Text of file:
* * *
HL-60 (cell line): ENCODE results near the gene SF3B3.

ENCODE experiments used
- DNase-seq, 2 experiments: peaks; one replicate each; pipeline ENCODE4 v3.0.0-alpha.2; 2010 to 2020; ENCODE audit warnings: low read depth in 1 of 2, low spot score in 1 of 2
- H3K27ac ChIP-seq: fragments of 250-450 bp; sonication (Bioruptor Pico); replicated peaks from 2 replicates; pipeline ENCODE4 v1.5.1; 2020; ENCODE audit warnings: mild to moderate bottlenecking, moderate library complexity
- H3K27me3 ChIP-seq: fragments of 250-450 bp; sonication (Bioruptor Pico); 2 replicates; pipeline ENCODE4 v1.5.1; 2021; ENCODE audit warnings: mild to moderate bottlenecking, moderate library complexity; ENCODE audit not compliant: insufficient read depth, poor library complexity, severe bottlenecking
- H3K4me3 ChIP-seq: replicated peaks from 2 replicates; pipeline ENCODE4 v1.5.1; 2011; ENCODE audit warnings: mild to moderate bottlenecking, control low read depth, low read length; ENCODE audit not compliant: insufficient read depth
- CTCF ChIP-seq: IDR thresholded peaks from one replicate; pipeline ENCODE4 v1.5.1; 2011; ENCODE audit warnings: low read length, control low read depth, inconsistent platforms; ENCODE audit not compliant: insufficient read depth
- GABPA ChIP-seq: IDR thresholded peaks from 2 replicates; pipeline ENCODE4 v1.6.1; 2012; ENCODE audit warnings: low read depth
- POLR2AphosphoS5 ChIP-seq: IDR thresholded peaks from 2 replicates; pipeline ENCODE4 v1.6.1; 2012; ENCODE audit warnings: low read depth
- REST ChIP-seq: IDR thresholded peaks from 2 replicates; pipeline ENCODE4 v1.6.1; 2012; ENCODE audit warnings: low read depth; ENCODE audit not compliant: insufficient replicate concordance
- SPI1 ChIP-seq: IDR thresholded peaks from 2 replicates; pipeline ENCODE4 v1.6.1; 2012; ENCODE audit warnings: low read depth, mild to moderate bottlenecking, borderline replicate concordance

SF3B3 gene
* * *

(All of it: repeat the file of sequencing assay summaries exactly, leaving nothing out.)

HL-60 (cell line): ENCODE results near the gene SF3B3.

ENCODE experiments used
- DNase-seq, 2 experiments: peaks; one replicate each; pipeline ENCODE4 v3.0.0-alpha.2; 2010 to 2020; ENCODE audit warnings: low read depth in 1 of 2, low spot score in 1 of 2
- H3K27ac ChIP-seq: fragments of 250-450 bp; sonication (Bioruptor Pico); replicated peaks from 2 replicates; pipeline ENCODE4 v1.5.1; 2020; ENCODE audit warnings: mild to moderate bottlenecking, moderate library complexity
- H3K27me3 ChIP-seq: fragments of 250-450 bp; sonication (Bioruptor Pico); 2 replicates; pipeline ENCODE4 v1.5.1; 2021; ENCODE audit warnings: mild to moderate bottlenecking, moderate library complexity; ENCODE audit not compliant: insufficient read depth, poor library complexity, severe bottlenecking
- H3K4me3 ChIP-seq: replicated peaks from 2 replicates; pipeline ENCODE4 v1.5.1; 2011; ENCODE audit warnings: mild to moderate bottlenecking, control low read depth, low read length; ENCODE audit not compliant: insufficient read depth
- CTCF ChIP-seq: IDR thresholded peaks from one replicate; pipeline ENCODE4 v1.5.1; 2011; ENCODE audit warnings: low read length, control low read depth, inconsistent platforms; ENCODE audit not compliant: insufficient read depth
- GABPA ChIP-seq: IDR thresholded peaks from 2 replicates; pipeline ENCODE4 v1.6.1; 2012; ENCODE audit warnings: low read depth
- POLR2AphosphoS5 ChIP-seq: IDR thresholded peaks from 2 replicates; pipeline ENCODE4 v1.6.1; 2012; ENCODE audit warnings: low read depth
- REST ChIP-seq: IDR thresholded peaks from 2 replicates; pipeline ENCODE4 v1.6.1; 2012; ENCODE audit warnings: low read depth; ENCODE audit not compliant: insufficient replicate concordance
- SPI1 ChIP-seq: IDR thresholded peaks from 2 replicates; pipeline ENCODE4 v1.6.1; 2012; ENCODE audit warnings: low read depth, mild to moderate bottlenecking, borderline replicate concordance

SF3B3 gene